mental illness addiction

Ruinous Cuts To Addiction Services

by Brian Woods

The Health and Social Care Act was passed in 2012. At the time it was hailed as, “…the most extensive reorganisation of the structure of the National Health Service in England to date.“ A bold claim indeed. However, the Act has had a catastrophic effect on people who are seeking help for drug and alcohol addiction.

In less than a decade the number of drug deaths in England and Wales has almost doubled. In 2012, 2,597 deaths were recorded. But by 2021 this had risen to 4,859 deaths. Added to this is the soaring number of deaths from alcohol addiction.

Since 2010 every Conservative government has cut funding at local authority level for addiction treatment services. In 2013, the Health and Social Care Act stopped funding for treatment services from central government. They were transferred instead to the discretion of local authorities.

Unfortunately, our local authorities have been under extreme financial pressure. This is due to a decade of austerity, the COVID-19 pandemic, and the current cost of living crisis. This has meant that 60 per cent of local authorities have cut their funding for drug and alcohol addiction treatment services. A third of the money set aside for addiction treatment services was cut by some local authorities.

As Professor David Nutt, (a former government drug advisor), has said; “…these services have been denigrated to a sort of subsidiary level by being moved out of health care and into social care.“

It is sometimes easy to get lost in the statistics. We tend to forget that individual lives are affected by these financial cuts. One such was recently featured on Sky News. Having been addicted to drugs and alcohol for 20 years, Craig reached out for help ten years ago. He is still waiting to get it.

Professor Colin Drummond is Head of the Alcohol Research Group and Consultant Psychiatrist at the National Addiction Centre. Professor Drummond summed up the situation when he noted that “People with drug or alcohol dependence are stigmatised and so their services are often the first to be axed.“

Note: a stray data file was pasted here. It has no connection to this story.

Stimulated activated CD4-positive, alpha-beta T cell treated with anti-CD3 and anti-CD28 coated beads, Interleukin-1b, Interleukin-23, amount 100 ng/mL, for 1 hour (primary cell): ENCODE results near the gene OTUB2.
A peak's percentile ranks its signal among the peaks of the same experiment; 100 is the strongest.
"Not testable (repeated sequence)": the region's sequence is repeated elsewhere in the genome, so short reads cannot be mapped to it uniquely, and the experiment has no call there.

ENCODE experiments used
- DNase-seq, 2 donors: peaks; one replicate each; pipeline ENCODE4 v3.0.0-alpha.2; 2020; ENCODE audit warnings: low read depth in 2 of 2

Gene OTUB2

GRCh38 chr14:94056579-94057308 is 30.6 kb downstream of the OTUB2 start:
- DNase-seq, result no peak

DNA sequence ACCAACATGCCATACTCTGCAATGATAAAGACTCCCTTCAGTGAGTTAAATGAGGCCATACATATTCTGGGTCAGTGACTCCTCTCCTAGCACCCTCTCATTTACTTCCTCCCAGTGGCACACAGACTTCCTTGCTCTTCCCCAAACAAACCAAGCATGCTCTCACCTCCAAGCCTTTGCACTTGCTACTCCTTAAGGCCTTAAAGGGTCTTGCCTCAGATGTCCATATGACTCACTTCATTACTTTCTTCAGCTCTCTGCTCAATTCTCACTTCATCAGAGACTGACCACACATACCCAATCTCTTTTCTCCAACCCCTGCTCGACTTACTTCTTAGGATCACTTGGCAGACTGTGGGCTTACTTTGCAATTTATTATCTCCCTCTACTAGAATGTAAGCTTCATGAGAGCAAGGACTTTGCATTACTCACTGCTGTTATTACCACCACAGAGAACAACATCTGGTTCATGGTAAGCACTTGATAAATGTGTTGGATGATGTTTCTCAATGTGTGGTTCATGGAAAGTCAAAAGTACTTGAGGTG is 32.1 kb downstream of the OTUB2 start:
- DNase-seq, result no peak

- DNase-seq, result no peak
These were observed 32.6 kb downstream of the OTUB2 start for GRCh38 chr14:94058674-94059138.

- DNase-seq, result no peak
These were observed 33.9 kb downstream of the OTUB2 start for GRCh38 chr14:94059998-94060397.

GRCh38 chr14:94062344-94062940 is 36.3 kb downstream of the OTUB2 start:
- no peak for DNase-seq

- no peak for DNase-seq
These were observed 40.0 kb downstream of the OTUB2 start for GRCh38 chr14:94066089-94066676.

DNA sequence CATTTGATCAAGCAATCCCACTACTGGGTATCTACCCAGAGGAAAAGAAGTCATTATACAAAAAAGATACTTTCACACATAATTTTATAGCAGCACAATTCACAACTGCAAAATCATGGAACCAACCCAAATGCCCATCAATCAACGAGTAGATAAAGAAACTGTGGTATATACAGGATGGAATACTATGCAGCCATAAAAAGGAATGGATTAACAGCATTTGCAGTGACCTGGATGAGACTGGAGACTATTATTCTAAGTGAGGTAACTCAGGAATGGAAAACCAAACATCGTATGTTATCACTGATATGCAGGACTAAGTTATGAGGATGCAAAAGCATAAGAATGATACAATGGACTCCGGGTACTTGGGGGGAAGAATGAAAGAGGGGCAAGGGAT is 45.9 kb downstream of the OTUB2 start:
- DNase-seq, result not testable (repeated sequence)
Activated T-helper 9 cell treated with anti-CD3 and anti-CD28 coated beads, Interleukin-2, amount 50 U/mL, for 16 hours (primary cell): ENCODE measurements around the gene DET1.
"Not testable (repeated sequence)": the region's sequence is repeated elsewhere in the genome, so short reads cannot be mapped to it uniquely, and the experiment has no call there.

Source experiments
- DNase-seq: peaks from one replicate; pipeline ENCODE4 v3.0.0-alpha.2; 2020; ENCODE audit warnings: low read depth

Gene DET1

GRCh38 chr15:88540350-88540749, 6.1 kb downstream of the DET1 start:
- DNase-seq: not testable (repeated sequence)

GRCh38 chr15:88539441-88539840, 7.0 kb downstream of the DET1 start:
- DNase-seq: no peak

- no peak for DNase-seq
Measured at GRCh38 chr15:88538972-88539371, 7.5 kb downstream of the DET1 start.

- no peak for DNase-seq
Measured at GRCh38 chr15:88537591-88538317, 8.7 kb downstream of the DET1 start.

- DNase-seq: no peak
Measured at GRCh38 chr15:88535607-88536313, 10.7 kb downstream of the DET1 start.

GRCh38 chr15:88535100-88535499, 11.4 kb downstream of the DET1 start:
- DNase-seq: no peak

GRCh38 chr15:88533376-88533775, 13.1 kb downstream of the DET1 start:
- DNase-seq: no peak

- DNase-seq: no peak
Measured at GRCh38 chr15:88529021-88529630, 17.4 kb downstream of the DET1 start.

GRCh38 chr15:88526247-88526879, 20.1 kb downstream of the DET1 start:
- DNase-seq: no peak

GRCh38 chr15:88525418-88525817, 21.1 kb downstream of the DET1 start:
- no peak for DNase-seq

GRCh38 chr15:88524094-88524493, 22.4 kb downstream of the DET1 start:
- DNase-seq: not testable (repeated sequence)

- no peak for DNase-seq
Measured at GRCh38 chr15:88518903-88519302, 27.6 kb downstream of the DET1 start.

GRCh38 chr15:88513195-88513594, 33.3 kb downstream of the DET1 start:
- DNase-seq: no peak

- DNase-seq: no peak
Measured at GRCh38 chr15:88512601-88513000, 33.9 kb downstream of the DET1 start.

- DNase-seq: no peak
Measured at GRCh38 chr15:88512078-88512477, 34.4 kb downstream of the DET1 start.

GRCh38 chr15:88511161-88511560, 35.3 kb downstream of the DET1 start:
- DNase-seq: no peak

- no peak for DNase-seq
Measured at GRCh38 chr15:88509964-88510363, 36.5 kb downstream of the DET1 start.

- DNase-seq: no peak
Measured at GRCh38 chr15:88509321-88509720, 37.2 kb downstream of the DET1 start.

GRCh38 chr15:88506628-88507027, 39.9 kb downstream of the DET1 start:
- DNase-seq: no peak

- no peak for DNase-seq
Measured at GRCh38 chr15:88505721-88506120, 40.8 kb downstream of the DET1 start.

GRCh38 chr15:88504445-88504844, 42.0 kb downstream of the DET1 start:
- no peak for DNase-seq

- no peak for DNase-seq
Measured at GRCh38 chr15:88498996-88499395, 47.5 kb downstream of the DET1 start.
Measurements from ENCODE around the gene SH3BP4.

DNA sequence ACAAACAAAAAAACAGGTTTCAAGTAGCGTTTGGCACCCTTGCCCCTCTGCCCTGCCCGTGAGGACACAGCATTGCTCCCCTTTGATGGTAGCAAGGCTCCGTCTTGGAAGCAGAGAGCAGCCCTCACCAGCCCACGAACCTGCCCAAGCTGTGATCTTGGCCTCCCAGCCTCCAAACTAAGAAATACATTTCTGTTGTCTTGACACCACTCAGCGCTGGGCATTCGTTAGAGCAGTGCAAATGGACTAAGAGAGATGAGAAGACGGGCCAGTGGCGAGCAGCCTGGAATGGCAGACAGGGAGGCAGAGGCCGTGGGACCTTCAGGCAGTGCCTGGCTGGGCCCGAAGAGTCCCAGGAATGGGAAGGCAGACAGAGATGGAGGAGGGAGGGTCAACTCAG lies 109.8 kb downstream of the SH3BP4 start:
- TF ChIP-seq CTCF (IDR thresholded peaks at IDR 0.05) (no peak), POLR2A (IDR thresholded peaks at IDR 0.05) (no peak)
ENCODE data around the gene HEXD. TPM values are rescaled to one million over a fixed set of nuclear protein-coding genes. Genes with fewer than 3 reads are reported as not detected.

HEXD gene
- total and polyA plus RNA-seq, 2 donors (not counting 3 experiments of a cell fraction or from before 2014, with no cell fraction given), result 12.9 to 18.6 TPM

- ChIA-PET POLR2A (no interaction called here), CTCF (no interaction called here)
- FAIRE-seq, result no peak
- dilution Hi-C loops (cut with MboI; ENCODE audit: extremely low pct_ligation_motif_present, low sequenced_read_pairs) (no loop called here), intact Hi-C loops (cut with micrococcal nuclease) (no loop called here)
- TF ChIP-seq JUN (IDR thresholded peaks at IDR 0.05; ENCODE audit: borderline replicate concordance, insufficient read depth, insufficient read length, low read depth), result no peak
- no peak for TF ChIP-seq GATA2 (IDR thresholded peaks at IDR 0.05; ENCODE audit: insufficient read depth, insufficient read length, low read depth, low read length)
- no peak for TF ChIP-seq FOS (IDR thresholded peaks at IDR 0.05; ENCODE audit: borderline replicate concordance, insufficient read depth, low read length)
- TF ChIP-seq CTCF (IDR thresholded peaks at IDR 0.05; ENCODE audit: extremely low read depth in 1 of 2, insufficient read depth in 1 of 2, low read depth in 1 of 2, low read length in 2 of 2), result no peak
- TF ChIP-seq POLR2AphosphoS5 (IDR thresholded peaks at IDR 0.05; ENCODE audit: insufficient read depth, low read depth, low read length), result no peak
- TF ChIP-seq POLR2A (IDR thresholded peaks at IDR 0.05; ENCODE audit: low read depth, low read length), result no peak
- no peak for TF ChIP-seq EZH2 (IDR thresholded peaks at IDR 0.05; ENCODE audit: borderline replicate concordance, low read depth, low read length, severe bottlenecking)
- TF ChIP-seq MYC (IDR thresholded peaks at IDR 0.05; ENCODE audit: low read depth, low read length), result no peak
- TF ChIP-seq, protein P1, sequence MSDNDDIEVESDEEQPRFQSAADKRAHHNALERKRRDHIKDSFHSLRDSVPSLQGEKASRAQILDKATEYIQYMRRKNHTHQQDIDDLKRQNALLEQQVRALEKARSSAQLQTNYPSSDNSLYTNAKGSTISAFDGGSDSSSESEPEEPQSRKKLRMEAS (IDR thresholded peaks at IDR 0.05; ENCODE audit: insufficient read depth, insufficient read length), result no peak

This appalling state of affairs has a knock-on effect on our already stretched NHS Mental Health Services.

Alcohol or drugs can certainly have a detrimental effect on mental health. Conditions such as schizophrenia, depression, and anxiety can all be worsened by drug or alcohol abuse. For example, drugs or alcohol may be used to mask the symptoms of depression or anxiety. While this may work in the short-term, it ultimately worsens the underlying mental health issue.

People can find themselves in a Catch-22 situation when it comes to treatment for drug or alcohol addiction. Addiction treatment centres often won’t help people with mental health problems. Meanwhile, the Mental Health teams won’t take on people until they have been clean of their addiction for a minimum of three weeks.

I have tried to cope with depression and anxiety myself in the past by using alcohol. Speaking from experience, I can honestly say that it did not work. Indeed, both my depression and anxiety issues improved dramatically after I was eventually able to get help for my alcohol addiction.

In February 2023, the government announced an extra £421 million in funding to improve drug and alcohol addiction treatment and recovery. According to a press release from this means that total local authority funding for treatment will have increased by 40 per cent between 2020 to 2025. This will enable the creation of over 50,000 high-quality places in drug and alcohol treatment.

This extra funding is of course welcome. However, it also has to be seen in the light of the savage cuts that have lasted for more than a decade. More money needs to be found. If it is not then extra pressure will be put on NHS Mental Health Services, as well as other organisations – including Hammersley Homes. And even more people will die needlessly.